The last days I was invited to Malta for bilateral discussions and meetings, but also to participate in the launch of a great priject – the book about the Customs Union named ‘The EU Customs Union @ 50’.

This is an ambitious project organized by Malta Customs in cooperation with the European Commission to describe the miracles of the Customs Union and free movement of goods to people. A very timely initiative taking into account the Brexit process.

The book project also aimed to outline the future lf the Customs Uniona and a number of Customs and Trade experts were invited to write a chaiter in the book.

I am very proud to be one of the authors of this book, contributing with a chapter called ‘A more entrepreneurial Customs Union – The future is already here’.

The book was launched with a session in Malta Parliament on Friday this week. Here is a photo from the Press Conference; Philip Kermode EU Commission, Joseph Chetcuti DG of Malta Customs and Ian Muscat, Head of International and Project Manage rfor the project.

This year the EU Customs Union celebrates 50 years and is maybe the best example on integrated very far reaching cooperstion bringing prosperity to the 28 member states.

At the event I met many great colleagues and friends including my old friend Joe Chetcuti, Director General of Malta Customs.

Here with two other great Customs colleagues, Marta Guelbenzo (Spain) and Michael Praschak (Austria).

The EU Customs Union is the most advanced Customs cooperation in the world.

If you want to know more about it – and where a large number of Csustoms experts think it is going in the future, I have three words for you: read this book.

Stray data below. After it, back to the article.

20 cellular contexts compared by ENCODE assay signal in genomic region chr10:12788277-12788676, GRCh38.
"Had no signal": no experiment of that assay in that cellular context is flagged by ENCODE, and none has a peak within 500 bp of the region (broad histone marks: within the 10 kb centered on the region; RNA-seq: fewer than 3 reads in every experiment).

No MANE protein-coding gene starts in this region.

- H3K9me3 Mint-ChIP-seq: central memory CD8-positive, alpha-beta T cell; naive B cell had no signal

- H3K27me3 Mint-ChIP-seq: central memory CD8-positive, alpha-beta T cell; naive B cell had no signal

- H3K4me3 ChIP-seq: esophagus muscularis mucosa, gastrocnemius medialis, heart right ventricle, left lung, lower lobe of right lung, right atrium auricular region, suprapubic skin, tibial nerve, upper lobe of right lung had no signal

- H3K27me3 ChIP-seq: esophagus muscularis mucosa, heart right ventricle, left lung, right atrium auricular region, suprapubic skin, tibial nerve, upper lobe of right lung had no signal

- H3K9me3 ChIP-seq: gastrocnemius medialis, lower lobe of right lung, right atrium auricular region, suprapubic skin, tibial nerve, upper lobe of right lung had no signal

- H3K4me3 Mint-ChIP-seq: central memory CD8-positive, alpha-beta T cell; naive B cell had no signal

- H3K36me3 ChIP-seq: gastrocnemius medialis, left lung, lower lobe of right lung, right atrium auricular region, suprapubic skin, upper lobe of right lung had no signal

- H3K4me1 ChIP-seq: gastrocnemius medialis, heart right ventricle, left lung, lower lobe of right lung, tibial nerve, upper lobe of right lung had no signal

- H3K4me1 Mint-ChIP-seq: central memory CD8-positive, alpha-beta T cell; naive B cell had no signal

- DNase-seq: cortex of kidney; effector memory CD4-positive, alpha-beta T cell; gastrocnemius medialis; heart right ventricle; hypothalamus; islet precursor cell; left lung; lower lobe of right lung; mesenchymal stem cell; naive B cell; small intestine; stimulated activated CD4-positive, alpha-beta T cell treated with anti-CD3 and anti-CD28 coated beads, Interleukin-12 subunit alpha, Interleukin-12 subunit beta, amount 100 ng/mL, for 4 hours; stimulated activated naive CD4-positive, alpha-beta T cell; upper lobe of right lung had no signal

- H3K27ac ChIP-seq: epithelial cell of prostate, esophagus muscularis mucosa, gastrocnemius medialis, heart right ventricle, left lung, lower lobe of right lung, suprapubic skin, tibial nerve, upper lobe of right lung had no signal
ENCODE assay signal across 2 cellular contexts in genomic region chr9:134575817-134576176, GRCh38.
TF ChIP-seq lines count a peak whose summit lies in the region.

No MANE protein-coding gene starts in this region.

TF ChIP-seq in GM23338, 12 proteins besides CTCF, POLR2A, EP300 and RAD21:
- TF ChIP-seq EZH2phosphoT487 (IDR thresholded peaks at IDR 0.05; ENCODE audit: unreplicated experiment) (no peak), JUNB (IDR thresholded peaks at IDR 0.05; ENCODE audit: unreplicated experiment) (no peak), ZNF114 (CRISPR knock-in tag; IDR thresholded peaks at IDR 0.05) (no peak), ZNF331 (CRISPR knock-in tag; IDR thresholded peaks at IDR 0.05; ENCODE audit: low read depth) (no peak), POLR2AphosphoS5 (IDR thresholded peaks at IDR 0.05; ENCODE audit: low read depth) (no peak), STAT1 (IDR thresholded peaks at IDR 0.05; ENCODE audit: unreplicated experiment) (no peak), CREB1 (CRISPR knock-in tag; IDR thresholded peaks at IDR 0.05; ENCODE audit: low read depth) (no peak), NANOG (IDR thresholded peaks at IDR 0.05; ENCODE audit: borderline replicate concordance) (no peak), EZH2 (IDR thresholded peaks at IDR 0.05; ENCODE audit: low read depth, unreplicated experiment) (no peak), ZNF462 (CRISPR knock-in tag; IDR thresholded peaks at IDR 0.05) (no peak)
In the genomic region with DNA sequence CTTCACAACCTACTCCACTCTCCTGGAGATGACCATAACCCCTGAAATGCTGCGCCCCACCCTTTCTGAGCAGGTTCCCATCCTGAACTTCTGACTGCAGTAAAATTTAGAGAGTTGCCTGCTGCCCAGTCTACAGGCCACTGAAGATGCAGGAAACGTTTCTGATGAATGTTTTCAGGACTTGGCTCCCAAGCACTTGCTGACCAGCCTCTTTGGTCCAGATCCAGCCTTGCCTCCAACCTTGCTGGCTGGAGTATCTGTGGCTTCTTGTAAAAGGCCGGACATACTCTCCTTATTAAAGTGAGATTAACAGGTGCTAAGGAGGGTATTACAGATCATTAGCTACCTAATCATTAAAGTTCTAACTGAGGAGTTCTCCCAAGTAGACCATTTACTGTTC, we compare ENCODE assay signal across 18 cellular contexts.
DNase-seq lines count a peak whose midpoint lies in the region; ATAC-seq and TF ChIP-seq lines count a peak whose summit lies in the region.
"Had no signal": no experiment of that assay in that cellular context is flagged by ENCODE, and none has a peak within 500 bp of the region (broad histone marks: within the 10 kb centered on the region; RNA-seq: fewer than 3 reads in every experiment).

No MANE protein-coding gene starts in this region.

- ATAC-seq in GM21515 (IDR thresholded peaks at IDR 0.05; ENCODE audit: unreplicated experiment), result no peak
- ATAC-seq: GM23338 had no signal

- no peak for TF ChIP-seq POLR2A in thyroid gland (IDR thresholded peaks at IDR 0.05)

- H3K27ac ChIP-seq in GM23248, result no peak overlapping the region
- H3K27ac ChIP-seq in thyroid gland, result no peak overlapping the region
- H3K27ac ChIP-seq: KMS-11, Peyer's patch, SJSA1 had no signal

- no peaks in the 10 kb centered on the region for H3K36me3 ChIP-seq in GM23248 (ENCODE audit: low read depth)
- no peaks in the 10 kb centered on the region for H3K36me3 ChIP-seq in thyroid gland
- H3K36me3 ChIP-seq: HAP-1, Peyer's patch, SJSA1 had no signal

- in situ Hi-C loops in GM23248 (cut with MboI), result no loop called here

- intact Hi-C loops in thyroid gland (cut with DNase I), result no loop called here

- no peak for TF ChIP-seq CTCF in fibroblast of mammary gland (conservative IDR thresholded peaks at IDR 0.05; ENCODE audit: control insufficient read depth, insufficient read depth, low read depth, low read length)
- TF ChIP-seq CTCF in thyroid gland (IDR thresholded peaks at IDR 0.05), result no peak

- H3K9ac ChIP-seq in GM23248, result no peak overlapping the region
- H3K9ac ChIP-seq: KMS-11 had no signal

The draft Brexit withdrawal agreement stands at 585 pages long. It sets out how the UK leaves the European Union, scheduled for 29 March 2019.

So what in the 585 page long draft withdrawel agreement?

BBC has written a good guide that summerizes the paper.


▪ The transition period (which the UK government calls “implementation period”) begins on 29 March 2019 and lasts until 31 December 2020.

▪ The UK will need to abide by all EU rules, but will lose membership of its institutions.

▪ The draft withdrawal agreement says the transition can be extended, but this can only happen once and for a limited period.

▪ Both the UK and EU must agree to any extension and the decision must be taken before 1 July 2020.


▪ The draft agreement sets out the calculations for the financial settlement (or “divorce bill”) that the UK will need to pay to the EU to settle all of its obligations.

▪ While no figure appears in the document, it is expected to be at least £39bn and it will be paid over a number of years.

▪ Part of that money will be the financial contribution that the UK has to make during the transition period. This year the UK’s contribution to the EU budget is forecast to be a net £10.8bn.

▪ If the transition is extended, there will have to be additional UK payments to the EU budget, which will be agreed separately.

Citizens’ rights

▪ This is broadly unchanged from the initial draft of the withdrawal agreement which came out in March.

▪ UK citizens in the EU, and EU citizens in the UK, will retain their residency and social security rights after Brexit.

▪ Citizens who take up residency in another EU country during the transition period (including the UK of course) will be allowed to stay in that country after the transition.

▪ Anyone that stays in the same EU country for five years will be allowed to apply for permanent residence.

Northern Ireland/the backstop

▪ If no long-term trade deal has been agreed by the end of 2020 that avoids a hard border between Northern Ireland and the Republic of Ireland, and if there is no extension to the transition period, then a backstop consisting of “a single customs territory between the (European) Union and the United Kingdom” will be triggered.